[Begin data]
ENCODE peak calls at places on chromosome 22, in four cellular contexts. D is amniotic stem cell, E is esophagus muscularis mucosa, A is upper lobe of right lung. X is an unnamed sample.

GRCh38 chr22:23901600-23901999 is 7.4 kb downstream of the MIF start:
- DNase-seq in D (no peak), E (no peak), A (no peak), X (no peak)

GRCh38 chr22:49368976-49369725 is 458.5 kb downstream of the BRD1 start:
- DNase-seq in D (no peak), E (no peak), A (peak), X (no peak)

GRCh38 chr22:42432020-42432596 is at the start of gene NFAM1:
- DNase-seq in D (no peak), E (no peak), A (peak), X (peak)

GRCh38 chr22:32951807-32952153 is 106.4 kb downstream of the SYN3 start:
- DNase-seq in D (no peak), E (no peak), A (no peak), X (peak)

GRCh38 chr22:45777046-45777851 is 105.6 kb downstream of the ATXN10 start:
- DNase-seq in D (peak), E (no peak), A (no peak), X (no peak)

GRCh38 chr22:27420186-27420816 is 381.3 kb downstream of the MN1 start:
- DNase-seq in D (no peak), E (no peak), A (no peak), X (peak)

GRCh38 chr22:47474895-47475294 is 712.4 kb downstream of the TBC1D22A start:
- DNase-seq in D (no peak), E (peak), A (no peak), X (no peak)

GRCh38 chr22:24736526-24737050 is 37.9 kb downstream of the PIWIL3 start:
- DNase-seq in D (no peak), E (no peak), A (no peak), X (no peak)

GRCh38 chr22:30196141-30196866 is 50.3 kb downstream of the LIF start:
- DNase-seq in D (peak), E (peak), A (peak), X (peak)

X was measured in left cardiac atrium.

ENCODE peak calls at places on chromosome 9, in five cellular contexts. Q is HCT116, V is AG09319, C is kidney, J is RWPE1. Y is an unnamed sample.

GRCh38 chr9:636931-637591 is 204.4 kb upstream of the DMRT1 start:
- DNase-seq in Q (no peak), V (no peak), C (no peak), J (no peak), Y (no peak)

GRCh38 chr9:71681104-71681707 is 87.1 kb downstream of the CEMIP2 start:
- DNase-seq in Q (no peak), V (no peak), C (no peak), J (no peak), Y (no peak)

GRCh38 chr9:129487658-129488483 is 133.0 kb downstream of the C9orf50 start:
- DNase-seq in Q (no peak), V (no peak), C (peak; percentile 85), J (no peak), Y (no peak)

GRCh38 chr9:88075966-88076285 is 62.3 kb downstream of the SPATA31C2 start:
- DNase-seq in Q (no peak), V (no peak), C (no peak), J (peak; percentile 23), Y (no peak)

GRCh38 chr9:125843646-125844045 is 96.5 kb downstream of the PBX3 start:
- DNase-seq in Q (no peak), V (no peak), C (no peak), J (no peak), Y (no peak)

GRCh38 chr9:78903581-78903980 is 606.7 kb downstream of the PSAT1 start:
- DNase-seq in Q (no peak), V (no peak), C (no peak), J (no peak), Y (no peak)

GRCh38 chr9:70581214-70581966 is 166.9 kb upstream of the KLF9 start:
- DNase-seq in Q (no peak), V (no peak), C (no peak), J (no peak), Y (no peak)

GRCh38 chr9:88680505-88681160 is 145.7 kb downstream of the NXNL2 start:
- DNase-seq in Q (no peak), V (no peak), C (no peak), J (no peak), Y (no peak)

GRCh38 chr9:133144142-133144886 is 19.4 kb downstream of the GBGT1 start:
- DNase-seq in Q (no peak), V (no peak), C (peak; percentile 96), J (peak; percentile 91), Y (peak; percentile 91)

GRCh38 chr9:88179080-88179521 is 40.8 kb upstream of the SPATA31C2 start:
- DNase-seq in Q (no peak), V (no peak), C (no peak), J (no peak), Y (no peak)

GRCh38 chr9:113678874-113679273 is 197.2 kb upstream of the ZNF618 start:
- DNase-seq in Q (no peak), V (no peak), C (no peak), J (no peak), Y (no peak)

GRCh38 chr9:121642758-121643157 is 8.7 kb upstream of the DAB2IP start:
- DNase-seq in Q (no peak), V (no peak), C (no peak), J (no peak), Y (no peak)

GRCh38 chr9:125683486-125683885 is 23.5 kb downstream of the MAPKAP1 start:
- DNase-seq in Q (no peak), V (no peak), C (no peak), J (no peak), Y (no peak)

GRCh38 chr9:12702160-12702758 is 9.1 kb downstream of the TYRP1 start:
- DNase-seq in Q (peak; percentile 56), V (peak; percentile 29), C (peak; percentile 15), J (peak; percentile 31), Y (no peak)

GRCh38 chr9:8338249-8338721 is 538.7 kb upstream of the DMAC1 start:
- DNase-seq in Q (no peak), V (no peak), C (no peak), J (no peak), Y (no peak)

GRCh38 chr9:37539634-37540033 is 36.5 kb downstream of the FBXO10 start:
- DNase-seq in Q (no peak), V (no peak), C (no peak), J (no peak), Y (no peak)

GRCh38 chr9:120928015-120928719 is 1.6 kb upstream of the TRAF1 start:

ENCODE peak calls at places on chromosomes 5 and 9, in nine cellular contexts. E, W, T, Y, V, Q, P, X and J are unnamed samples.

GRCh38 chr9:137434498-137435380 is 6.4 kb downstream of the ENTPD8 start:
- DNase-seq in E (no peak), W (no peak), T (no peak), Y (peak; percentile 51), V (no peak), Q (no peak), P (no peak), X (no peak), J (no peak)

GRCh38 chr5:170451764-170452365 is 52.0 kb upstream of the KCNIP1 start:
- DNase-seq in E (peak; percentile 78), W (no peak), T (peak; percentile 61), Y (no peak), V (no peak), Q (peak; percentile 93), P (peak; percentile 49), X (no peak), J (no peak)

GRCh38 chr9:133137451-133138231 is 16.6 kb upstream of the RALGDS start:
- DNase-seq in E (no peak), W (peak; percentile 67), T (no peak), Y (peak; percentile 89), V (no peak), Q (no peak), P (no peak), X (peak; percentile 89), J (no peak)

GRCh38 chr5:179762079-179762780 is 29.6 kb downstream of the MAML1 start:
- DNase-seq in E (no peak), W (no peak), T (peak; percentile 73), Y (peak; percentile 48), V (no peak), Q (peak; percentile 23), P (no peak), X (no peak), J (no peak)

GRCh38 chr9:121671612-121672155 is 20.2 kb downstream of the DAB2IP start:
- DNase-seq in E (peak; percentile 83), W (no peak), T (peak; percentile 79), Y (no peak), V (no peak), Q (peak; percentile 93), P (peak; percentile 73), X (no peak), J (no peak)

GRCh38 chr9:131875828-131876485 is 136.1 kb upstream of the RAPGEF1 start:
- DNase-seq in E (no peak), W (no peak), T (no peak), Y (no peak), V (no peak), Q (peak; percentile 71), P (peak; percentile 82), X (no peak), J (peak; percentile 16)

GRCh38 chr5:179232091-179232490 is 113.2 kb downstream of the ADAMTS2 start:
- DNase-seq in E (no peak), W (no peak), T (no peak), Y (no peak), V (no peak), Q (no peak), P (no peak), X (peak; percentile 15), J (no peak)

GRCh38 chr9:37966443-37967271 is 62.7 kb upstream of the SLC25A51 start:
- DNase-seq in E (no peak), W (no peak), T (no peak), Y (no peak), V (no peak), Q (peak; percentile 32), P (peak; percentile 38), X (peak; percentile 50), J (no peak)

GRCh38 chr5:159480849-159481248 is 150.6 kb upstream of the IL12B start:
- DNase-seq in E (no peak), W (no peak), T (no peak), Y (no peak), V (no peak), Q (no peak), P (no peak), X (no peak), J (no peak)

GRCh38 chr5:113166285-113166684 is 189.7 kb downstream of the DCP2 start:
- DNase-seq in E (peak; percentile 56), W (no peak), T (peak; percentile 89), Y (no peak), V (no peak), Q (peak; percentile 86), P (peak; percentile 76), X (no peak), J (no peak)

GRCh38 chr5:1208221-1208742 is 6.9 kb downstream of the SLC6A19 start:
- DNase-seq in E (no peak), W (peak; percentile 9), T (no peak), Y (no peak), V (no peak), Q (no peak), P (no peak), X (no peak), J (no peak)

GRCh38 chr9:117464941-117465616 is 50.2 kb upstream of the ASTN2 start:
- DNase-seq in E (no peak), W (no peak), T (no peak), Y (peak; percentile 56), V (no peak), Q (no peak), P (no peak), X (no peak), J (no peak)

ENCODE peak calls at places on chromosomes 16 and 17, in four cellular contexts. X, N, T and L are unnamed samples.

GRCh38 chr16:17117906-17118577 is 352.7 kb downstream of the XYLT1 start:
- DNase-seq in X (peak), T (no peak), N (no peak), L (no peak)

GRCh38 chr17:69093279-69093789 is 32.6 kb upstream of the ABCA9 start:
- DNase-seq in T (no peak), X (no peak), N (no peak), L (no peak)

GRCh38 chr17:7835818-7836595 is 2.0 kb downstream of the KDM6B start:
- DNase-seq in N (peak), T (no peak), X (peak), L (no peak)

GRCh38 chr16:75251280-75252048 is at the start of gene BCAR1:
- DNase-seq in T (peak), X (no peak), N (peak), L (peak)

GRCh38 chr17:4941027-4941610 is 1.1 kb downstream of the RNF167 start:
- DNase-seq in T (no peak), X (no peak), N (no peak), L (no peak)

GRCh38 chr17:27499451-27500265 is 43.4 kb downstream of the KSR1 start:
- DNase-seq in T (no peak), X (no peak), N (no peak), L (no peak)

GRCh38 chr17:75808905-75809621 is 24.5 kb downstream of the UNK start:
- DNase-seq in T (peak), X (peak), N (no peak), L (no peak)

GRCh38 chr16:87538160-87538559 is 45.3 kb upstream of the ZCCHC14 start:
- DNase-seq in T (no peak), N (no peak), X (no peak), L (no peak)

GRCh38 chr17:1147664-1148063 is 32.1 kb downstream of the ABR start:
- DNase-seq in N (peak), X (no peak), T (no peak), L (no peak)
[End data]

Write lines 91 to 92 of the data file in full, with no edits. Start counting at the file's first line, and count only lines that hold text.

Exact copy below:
GRCh38 chr17:27499451-27500265 is 43.4 kb downstream of the KSR1 start:
- DNase-seq in T (no peak), X (no peak), N (no peak), L (no peak)